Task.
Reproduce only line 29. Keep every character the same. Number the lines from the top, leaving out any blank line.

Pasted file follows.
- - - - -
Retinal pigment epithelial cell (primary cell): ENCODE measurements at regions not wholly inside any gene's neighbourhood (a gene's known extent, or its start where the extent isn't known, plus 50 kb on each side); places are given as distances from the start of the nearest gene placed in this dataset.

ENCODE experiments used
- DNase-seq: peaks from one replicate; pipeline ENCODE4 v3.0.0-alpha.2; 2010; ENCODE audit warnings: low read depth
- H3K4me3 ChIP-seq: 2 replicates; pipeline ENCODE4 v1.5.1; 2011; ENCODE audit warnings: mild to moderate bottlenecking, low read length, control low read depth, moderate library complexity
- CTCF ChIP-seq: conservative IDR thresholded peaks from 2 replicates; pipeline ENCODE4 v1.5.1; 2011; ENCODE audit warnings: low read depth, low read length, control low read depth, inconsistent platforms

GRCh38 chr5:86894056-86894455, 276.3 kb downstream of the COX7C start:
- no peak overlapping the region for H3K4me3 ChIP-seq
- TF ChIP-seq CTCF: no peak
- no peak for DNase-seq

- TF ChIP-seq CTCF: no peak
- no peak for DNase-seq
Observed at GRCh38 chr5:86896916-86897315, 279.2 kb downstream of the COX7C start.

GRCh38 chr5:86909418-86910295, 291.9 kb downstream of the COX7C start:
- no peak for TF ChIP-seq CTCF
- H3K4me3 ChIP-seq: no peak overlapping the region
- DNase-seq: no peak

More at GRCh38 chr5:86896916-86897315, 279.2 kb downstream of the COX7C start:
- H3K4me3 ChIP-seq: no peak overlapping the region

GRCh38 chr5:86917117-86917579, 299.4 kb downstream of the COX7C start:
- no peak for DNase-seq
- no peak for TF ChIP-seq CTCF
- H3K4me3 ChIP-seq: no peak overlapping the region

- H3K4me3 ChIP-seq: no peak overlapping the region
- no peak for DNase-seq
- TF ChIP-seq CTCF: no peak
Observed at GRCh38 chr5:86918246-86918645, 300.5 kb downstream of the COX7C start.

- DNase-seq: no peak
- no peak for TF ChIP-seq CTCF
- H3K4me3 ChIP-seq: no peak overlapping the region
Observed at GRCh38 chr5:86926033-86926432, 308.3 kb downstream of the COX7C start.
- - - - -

- H3K4me3 ChIP-seq: no peak overlapping the region